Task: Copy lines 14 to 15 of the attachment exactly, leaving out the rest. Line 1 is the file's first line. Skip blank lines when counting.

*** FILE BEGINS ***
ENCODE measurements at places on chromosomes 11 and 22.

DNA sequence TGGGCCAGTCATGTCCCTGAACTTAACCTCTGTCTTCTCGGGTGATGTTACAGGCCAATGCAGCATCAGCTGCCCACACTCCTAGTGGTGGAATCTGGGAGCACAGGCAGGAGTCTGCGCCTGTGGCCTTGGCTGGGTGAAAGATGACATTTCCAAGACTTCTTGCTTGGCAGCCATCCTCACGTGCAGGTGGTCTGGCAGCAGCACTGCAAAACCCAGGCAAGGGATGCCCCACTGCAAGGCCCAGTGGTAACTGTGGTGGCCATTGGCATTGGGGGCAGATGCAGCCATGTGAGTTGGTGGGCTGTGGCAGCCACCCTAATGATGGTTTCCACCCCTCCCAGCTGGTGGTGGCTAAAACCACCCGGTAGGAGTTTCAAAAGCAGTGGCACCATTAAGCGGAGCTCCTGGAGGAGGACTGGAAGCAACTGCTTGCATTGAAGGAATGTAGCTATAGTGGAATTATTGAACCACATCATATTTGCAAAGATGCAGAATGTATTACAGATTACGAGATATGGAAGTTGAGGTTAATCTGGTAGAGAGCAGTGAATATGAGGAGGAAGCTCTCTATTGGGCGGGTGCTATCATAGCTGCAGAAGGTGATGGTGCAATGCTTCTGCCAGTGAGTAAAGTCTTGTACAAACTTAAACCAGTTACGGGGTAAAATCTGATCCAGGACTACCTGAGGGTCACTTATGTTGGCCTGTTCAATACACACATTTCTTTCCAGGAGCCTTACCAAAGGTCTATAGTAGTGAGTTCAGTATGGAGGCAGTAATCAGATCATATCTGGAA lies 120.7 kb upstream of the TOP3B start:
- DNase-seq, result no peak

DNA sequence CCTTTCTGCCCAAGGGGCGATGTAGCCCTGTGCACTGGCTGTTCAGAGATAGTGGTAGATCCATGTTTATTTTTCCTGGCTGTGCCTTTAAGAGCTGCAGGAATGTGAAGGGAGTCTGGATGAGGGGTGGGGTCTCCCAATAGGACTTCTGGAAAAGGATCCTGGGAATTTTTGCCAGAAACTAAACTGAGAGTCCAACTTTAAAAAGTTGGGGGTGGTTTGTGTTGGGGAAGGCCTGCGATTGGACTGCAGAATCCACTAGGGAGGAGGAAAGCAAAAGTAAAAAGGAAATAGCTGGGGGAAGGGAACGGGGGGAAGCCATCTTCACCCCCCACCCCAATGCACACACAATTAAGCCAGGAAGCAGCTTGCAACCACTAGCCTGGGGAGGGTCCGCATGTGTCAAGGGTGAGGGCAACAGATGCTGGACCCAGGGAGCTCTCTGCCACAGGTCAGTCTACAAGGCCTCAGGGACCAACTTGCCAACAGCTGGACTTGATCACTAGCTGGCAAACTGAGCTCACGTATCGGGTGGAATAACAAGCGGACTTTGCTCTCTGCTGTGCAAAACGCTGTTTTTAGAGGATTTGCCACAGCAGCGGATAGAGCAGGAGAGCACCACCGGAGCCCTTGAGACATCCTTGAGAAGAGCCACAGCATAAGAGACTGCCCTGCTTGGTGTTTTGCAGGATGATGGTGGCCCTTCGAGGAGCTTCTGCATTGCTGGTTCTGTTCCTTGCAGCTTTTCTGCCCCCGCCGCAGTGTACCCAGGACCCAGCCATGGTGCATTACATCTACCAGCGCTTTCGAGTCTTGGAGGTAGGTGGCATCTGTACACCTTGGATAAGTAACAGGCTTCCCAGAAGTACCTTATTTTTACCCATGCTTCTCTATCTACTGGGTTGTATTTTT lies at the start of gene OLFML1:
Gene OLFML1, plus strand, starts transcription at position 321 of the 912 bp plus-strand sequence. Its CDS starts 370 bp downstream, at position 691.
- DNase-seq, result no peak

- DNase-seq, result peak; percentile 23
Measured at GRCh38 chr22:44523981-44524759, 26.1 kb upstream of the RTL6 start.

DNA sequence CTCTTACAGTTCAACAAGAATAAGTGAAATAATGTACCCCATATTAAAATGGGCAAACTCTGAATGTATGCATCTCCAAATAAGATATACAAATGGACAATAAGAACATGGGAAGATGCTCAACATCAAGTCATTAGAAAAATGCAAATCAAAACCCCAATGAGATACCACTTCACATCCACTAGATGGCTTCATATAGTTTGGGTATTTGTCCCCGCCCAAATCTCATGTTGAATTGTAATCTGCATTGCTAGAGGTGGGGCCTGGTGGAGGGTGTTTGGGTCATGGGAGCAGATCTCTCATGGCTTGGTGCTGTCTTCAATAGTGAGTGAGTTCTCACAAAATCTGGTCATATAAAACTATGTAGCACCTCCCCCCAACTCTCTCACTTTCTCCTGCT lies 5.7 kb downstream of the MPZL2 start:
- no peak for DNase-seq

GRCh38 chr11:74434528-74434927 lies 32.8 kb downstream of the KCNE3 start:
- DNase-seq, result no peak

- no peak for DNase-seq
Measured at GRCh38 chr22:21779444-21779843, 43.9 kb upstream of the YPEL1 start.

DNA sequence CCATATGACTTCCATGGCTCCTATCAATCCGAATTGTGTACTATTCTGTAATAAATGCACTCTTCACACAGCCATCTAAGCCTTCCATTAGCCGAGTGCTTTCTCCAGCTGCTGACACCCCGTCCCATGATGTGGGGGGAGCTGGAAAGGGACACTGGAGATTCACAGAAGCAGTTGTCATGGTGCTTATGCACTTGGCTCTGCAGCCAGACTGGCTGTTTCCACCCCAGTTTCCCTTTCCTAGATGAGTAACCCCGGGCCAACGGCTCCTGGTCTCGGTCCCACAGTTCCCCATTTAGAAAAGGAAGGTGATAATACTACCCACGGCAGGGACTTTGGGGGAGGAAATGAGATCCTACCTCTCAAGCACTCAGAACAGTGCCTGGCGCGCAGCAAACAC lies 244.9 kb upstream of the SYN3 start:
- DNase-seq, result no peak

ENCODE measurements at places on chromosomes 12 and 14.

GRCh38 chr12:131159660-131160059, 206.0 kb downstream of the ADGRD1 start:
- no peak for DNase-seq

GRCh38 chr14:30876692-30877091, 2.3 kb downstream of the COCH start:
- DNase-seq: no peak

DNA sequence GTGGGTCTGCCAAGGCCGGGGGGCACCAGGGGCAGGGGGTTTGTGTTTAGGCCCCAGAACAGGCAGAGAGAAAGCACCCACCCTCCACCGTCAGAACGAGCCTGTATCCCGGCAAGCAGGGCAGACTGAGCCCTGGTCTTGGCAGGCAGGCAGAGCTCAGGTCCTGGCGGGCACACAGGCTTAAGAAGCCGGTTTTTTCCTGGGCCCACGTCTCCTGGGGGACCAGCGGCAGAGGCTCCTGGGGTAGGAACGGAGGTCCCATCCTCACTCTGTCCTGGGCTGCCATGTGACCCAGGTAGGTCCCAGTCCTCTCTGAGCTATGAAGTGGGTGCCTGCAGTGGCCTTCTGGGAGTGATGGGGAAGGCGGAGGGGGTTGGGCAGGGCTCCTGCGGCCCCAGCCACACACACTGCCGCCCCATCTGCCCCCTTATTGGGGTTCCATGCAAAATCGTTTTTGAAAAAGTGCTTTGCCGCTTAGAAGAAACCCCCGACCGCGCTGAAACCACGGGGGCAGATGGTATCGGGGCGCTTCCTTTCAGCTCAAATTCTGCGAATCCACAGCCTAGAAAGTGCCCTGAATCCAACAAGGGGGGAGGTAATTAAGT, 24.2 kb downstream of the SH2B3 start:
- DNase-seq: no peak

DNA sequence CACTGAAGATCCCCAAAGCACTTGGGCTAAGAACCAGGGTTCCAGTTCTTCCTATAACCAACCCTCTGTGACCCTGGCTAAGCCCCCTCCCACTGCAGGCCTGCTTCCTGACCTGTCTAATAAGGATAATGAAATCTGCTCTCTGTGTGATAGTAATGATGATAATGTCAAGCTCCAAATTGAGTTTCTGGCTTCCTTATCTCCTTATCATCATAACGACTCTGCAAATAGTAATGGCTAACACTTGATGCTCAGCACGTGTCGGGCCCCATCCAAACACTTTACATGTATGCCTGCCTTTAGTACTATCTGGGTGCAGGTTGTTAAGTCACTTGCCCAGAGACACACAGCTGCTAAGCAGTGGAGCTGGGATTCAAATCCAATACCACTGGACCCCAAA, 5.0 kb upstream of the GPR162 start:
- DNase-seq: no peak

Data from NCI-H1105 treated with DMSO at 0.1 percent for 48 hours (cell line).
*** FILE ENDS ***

Measured at GRCh38 chr22:21779444-21779843, 43.9 kb upstream of the YPEL1 start.

DNA sequence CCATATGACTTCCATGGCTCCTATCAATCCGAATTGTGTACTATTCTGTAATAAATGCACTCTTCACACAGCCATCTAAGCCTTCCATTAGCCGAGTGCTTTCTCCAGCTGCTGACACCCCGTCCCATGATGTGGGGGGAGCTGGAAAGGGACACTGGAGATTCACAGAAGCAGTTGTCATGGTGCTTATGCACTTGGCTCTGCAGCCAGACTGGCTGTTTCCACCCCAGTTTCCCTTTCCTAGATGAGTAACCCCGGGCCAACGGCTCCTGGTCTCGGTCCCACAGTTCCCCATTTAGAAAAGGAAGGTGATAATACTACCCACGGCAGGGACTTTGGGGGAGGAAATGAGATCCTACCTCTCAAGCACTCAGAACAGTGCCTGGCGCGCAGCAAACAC lies 244.9 kb upstream of the SYN3 start: